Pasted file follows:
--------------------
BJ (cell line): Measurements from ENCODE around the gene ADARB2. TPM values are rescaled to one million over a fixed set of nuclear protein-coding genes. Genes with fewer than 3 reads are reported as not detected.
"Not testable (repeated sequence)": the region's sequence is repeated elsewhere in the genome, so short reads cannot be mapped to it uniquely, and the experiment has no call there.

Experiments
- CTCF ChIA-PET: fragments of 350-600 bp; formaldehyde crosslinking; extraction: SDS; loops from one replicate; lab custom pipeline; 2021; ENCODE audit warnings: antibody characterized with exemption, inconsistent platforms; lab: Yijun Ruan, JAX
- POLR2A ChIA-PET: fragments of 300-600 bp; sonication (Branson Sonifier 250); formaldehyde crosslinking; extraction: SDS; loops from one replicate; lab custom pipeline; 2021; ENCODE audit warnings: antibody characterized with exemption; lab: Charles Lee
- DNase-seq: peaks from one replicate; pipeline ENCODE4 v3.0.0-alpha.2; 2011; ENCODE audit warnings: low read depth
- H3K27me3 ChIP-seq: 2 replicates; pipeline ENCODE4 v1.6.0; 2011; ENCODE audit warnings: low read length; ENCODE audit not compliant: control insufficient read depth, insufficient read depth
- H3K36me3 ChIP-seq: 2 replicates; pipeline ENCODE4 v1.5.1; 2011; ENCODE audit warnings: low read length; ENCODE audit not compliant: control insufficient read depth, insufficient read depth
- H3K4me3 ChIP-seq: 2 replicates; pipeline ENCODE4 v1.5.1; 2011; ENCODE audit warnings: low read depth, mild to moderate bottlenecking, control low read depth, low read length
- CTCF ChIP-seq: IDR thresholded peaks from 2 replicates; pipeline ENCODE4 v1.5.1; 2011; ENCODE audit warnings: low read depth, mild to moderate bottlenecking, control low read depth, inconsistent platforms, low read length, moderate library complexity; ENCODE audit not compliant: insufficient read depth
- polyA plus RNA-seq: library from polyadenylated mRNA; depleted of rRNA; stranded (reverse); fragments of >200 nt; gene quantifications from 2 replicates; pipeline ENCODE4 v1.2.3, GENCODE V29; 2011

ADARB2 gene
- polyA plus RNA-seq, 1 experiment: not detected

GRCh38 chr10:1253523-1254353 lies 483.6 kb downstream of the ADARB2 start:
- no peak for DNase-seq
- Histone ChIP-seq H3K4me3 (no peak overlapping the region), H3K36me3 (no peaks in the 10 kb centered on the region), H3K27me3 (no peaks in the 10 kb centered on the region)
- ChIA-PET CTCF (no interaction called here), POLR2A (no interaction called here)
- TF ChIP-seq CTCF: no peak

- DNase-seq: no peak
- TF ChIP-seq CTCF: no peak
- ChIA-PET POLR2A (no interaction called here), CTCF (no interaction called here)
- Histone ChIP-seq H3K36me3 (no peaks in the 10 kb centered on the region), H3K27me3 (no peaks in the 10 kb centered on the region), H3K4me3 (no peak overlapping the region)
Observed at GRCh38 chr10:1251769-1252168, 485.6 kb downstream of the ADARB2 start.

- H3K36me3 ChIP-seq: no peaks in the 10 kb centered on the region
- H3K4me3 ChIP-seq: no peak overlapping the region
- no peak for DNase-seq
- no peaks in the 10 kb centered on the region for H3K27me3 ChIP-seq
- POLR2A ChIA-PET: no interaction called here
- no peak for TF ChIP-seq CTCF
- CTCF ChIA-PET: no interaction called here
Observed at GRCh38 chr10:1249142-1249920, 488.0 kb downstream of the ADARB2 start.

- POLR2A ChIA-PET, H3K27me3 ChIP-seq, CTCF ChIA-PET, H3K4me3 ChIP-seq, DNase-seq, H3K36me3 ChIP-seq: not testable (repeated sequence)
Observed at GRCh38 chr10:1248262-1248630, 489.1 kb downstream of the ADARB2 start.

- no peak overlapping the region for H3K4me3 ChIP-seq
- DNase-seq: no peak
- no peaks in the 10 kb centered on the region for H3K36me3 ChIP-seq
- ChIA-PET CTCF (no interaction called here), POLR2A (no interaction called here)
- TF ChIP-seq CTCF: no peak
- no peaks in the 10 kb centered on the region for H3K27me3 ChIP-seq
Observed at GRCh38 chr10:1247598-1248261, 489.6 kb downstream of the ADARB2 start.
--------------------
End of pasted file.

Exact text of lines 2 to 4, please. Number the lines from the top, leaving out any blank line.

"Not testable (repeated sequence)": the region's sequence is repeated elsewhere in the genome, so short reads cannot be mapped to it uniquely, and the experiment has no call there.

Experiments
- CTCF ChIA-PET: fragments of 350-600 bp; formaldehyde crosslinking; extraction: SDS; loops from one replicate; lab custom pipeline; 2021; ENCODE audit warnings: antibody characterized with exemption, inconsistent platforms; lab: Yijun Ruan, JAX